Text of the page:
(Christian Examiner) – When the Civil Rights Movement gained momentum in the 1960s, Christian ministers were forced to confront ugly, twisted misinterpretations of the Bible that categorized black Americans as something "other" than fully human and inferior to whites.
In many places, especially in the South, that was a difficult, long-lasting process. On occasion, with fundamentalist colleges like Bob Jones University, the federal government had to step in and punctuate the equilibrium to ensure the progression toward equality continued.
Since that time, it has become clear that blacks and whites in America, broadly categorized, are culturally different. Each group has its own history, making up its prejudices and challenging the way they see their fellow Americans of different races. But there is no distinction in the way we are created inherently as human beings. The concept is not only one inherent in the Declaration of Independence; it is a fundamental truth of Scripture.
"In Christ, there is neither Jew nor Gentile, slave nor free, nor is there male and female, for you are all one in Christ Jesus," Paul wrote in Galatians 3:28.
If written in our current context, Paul likely would have added "nor black and white" to the passage.
This passage, of course, was not about Civil Rights. It was not about government legislation or altering the makeup of society and overturning God's created order for the family and the leadership of the church.
It was, in context, a statement about Christian fellowship and the inheritance that already belongs and will be received by the saints who are blessed in Abraham's Seed — Jesus Christ. It was meant to draw tight the bonds of unity between a multitude of peoples, all part of the faithful in Christ. It was a group that included a (black) Ethiopian eunuch and Gentile women, such as Lydia and Phoebe, and later churchmen like Athanasius of Alexandria, known in history as "the black dwarf."
When Christian ministers in the Civil Rights Movement appealed to the character of Jesus Christ for the wisdom and strength to pursue equality, they did so knowing that they were following His lead. They were advocating for His will and supported by the Christ of Scripture. Jesus, you might say, was a willing participant in the push for equality.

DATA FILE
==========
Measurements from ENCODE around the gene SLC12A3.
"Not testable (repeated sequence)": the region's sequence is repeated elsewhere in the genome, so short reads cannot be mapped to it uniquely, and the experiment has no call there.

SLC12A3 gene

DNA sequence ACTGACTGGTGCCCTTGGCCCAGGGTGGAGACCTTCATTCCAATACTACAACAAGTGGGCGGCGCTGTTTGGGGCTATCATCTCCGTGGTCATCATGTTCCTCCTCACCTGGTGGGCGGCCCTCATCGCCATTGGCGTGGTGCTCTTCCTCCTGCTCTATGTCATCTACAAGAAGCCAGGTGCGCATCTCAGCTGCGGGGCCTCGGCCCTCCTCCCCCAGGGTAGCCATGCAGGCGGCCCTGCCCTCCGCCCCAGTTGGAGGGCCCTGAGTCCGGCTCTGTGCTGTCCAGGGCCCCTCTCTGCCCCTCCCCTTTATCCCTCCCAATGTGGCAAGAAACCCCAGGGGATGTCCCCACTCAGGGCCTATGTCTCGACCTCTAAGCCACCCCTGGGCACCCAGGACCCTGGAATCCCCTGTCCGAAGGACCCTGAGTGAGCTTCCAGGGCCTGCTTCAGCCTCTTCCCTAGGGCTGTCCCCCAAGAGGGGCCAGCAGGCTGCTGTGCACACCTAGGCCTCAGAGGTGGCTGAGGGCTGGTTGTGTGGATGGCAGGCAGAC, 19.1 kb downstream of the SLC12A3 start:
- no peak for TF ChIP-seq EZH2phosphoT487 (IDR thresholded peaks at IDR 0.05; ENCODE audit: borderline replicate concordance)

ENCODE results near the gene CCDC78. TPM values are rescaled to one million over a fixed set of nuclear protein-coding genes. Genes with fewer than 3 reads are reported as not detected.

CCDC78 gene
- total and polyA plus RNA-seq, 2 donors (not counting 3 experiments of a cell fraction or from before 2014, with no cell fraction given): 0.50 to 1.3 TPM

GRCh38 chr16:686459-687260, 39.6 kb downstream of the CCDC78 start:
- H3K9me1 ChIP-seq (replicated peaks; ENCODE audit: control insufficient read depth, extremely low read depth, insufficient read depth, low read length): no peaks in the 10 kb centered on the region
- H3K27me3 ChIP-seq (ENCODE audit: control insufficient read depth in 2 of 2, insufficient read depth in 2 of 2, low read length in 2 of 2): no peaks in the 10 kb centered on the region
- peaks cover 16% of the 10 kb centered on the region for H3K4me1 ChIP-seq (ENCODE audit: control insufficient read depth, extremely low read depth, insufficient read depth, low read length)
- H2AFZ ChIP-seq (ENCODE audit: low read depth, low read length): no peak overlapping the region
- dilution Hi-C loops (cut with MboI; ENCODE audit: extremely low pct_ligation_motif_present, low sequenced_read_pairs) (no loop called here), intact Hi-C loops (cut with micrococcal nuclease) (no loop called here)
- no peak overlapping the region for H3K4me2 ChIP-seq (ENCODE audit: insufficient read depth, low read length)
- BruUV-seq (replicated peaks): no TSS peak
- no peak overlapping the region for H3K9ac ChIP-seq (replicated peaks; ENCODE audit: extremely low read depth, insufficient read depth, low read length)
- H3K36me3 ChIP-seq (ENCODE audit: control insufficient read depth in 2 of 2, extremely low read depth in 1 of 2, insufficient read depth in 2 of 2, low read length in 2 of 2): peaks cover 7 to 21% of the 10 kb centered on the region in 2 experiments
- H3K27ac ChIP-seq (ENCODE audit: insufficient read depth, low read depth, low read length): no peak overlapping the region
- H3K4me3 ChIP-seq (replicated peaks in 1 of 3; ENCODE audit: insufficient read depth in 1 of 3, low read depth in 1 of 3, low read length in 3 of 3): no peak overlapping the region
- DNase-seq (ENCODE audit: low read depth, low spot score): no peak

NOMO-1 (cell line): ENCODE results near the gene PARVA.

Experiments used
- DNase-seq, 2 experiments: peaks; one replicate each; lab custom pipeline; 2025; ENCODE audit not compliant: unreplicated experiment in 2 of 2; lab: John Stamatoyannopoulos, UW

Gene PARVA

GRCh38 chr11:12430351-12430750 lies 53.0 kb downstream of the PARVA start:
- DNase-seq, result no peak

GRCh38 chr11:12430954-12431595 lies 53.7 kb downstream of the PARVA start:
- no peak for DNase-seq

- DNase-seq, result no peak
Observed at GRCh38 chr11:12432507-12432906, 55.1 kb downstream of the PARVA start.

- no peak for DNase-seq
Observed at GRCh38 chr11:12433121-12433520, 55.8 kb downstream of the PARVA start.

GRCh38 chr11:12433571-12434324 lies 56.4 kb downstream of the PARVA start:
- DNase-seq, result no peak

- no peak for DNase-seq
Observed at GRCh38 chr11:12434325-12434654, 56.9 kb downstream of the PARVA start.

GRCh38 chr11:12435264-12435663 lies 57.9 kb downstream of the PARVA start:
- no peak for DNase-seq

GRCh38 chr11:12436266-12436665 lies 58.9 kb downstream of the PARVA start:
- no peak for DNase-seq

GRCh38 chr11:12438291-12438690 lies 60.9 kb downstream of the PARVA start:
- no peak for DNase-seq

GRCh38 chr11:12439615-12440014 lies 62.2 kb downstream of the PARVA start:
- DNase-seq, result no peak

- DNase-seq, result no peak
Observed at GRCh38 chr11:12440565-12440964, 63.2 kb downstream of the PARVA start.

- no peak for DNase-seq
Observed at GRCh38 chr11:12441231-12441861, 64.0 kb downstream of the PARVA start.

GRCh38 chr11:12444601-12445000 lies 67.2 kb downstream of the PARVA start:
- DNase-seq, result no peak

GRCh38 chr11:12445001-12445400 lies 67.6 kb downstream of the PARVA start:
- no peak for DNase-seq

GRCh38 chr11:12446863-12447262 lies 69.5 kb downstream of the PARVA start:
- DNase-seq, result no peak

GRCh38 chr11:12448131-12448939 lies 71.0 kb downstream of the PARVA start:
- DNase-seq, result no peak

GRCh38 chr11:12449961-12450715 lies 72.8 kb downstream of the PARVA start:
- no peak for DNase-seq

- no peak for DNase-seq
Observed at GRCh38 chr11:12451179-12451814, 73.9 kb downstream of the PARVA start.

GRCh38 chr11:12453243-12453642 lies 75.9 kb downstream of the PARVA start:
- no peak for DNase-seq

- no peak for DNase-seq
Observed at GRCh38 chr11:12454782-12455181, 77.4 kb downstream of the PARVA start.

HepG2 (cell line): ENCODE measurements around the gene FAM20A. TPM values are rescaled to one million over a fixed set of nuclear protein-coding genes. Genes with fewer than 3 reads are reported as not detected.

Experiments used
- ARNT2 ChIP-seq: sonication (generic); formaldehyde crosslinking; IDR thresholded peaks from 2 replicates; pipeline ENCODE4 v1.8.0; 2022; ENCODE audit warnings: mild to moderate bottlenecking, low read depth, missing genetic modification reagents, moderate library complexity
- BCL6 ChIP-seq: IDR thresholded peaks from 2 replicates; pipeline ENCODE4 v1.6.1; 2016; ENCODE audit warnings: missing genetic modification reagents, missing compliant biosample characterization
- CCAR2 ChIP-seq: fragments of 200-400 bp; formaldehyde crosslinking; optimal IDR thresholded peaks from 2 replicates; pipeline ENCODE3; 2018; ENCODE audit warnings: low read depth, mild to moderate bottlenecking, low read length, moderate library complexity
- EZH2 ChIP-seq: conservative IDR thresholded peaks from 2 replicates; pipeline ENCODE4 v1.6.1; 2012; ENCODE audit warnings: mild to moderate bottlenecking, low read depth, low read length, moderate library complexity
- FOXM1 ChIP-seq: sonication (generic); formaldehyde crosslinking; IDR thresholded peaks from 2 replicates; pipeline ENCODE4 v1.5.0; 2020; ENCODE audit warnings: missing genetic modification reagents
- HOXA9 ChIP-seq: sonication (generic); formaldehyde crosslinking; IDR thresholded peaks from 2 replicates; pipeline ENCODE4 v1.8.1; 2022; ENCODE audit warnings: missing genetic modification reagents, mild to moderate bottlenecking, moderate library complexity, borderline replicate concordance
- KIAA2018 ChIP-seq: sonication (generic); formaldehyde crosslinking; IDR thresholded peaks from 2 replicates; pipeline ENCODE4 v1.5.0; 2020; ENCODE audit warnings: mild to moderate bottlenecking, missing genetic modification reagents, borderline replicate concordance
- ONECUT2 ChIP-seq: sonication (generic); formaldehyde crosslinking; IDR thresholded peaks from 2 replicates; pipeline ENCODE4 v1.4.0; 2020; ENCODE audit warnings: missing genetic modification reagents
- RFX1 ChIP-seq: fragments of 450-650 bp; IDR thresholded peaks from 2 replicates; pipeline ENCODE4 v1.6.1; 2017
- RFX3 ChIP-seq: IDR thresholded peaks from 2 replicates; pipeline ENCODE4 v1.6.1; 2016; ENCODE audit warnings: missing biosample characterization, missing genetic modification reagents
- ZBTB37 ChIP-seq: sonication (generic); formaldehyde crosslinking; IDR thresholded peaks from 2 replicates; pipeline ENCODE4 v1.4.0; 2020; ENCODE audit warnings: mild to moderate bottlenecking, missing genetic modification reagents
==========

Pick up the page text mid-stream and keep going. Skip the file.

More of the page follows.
Now, however, as the push to redefine humanity in the sexual revolution is underway and the effort to seek "equal rights" for transgenders is the cause célèbre, Jesus has to be bound with chains, gagged with duct tape, kidnapped and surgically altered to serve as the champion of that movement's ideal for equality. He has to be dragged kicking and screaming to a place His creation was never intended to go.
Last week, I wrote about a Northwest Arkansas Presbyterian minister who argued that Jesus, since he took his flesh from Mary, was missing a male chromosome. Jesus, he wrote, was likely externally male but internally female. That made him a "transgressive," meaning he was capable of moving back and forth between the two "genders" — an "intersexual" of sorts.
Then, Katie Grimes, a professor of theological ethics at Villinova University, wrote a similar piece at the website Women in Theology.
"Since Jesus had no human biological father, and since God, his heavenly Father, lacks a body, then Jesus was a man who likely had no Y chromosome. Would this not make Jesus more like a transgender person than a cis-gender one? We could grant Jesus a Y chromosome, but then we would have to assign his virgin mother Mary one as well," Grimes wrote. ...
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